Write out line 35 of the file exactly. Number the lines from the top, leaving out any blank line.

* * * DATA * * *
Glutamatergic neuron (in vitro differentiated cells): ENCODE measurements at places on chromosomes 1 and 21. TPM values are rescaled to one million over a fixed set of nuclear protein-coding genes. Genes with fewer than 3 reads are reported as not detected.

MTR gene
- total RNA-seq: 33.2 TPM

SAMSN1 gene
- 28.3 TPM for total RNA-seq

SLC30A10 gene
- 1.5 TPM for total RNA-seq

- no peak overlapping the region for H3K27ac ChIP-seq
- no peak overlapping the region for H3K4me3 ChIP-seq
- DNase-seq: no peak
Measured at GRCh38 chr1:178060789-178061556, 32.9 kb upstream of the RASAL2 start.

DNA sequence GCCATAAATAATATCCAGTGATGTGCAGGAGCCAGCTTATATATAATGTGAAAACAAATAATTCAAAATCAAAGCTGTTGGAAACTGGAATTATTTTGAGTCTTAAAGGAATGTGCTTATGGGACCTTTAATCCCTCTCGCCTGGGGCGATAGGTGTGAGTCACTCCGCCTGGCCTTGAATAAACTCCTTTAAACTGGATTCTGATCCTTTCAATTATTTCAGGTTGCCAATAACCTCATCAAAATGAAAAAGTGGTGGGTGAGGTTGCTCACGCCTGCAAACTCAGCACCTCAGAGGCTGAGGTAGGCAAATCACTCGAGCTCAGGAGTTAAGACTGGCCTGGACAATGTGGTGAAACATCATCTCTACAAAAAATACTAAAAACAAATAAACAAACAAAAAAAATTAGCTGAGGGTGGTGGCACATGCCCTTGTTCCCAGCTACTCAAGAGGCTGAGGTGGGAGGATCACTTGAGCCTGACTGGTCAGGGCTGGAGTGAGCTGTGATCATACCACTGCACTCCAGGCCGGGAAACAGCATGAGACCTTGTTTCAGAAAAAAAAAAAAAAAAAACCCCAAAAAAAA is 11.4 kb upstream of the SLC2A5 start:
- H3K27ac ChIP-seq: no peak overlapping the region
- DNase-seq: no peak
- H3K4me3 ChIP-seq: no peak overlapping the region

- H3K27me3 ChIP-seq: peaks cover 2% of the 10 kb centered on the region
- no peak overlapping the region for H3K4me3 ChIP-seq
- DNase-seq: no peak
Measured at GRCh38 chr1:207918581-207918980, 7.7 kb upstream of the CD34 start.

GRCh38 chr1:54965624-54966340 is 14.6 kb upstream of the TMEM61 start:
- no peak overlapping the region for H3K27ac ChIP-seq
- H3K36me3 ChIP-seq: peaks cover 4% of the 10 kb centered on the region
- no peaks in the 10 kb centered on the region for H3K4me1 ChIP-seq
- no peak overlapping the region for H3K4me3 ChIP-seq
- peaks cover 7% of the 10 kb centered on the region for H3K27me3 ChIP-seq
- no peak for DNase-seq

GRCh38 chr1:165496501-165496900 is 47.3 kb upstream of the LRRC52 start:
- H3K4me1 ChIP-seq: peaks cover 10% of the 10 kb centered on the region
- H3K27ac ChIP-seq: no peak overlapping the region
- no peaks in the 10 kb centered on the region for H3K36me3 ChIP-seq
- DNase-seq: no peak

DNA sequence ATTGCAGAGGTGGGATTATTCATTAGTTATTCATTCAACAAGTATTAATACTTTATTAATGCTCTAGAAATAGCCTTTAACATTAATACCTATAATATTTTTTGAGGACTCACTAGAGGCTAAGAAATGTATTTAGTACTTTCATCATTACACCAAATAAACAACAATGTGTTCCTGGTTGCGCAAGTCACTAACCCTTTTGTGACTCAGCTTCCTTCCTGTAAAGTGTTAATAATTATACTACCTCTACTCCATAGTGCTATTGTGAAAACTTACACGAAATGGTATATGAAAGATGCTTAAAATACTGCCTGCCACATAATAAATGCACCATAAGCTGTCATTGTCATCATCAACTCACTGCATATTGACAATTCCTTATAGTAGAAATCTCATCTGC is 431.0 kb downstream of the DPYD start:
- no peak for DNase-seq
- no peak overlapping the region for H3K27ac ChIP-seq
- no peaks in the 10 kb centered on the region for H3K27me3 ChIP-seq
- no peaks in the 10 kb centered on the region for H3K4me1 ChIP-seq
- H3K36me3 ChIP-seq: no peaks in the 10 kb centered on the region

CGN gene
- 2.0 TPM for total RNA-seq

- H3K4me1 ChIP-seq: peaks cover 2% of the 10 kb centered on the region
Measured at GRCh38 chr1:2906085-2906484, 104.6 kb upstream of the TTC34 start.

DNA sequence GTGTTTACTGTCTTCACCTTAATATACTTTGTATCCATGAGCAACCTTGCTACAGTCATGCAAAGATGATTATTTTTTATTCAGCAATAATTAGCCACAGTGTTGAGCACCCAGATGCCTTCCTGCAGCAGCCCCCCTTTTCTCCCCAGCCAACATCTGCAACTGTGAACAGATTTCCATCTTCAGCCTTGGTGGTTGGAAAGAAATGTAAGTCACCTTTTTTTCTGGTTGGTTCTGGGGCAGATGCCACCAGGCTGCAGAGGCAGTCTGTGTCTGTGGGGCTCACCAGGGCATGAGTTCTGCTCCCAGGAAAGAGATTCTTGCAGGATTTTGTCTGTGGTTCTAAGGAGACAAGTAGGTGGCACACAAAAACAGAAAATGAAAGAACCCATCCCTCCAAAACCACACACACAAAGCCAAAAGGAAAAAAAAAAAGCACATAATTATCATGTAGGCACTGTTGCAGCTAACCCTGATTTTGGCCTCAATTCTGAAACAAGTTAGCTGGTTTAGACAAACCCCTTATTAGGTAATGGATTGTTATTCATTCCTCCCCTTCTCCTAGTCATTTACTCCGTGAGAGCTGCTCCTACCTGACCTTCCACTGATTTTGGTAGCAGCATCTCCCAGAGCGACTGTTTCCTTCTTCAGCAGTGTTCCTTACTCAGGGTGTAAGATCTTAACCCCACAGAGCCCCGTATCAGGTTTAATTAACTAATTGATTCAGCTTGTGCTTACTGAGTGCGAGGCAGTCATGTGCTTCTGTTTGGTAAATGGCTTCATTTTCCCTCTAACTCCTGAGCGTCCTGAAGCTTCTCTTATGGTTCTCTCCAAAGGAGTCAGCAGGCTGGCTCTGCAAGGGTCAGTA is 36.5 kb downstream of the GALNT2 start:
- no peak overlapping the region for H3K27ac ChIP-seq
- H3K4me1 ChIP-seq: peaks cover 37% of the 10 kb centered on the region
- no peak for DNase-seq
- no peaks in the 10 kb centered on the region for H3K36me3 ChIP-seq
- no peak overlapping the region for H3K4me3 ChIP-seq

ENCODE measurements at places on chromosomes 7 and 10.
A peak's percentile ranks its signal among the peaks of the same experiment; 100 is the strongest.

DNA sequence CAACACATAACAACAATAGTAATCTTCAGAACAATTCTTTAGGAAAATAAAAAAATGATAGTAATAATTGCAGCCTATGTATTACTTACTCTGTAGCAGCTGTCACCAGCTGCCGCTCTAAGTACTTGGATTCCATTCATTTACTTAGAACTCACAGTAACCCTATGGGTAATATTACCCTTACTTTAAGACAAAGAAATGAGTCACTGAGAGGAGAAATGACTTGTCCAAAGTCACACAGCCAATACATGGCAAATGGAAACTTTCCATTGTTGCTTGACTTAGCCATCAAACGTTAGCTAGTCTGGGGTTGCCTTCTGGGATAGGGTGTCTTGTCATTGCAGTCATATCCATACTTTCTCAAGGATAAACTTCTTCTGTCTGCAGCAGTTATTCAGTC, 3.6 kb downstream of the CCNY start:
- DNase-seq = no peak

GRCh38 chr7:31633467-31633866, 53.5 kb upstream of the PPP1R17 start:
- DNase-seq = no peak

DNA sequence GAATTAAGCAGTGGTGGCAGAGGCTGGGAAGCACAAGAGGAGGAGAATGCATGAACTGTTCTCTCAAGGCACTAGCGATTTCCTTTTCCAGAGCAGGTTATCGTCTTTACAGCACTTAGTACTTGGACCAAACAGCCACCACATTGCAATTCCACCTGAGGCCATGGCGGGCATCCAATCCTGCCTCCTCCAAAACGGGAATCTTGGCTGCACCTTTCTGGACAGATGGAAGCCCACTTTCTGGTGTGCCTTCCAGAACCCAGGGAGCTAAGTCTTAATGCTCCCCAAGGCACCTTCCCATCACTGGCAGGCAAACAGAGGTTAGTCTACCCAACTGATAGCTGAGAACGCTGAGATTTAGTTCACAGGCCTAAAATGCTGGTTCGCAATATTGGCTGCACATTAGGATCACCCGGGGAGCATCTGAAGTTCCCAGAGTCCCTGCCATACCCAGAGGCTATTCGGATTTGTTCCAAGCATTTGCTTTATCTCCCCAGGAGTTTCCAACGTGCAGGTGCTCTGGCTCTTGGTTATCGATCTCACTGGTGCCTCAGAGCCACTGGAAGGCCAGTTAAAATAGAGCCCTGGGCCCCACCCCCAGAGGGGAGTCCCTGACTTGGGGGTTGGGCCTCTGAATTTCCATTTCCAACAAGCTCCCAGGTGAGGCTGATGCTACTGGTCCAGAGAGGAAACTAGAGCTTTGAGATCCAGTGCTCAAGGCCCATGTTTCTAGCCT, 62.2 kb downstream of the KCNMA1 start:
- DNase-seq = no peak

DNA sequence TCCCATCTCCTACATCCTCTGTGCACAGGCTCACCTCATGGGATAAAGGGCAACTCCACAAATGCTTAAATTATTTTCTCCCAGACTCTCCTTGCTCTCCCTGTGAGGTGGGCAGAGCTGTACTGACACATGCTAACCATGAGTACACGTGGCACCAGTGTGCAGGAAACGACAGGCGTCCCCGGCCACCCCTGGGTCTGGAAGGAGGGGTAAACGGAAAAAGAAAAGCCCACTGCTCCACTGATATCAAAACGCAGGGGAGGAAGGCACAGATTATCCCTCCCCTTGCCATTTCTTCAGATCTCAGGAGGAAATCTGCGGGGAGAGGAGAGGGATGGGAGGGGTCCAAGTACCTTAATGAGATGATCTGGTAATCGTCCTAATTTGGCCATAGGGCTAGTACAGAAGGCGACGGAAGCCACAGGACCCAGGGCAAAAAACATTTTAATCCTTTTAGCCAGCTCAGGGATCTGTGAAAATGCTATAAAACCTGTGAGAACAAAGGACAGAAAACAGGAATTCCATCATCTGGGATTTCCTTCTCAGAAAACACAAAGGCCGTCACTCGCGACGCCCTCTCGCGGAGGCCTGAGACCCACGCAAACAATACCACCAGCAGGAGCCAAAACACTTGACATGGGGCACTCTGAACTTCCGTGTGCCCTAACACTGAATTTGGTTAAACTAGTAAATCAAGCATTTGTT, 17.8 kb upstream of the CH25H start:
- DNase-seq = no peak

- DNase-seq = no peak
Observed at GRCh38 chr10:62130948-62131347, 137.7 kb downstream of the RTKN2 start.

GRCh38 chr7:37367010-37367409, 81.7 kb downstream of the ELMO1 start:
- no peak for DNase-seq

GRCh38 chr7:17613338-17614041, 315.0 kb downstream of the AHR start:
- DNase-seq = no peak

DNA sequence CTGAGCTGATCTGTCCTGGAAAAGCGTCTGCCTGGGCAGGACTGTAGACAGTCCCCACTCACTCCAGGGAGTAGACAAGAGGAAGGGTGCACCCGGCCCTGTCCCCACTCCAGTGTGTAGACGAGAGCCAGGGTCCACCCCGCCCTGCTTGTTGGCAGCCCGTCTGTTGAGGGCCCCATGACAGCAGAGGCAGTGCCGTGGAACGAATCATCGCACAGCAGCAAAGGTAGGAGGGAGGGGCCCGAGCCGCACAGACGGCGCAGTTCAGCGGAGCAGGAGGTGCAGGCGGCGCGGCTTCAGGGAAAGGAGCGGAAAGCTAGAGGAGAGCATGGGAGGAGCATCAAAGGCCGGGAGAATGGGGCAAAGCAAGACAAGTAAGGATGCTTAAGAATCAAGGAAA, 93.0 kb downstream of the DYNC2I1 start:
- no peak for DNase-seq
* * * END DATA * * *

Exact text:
- no peaks in the 10 kb centered on the region for H3K27me3 ChIP-seq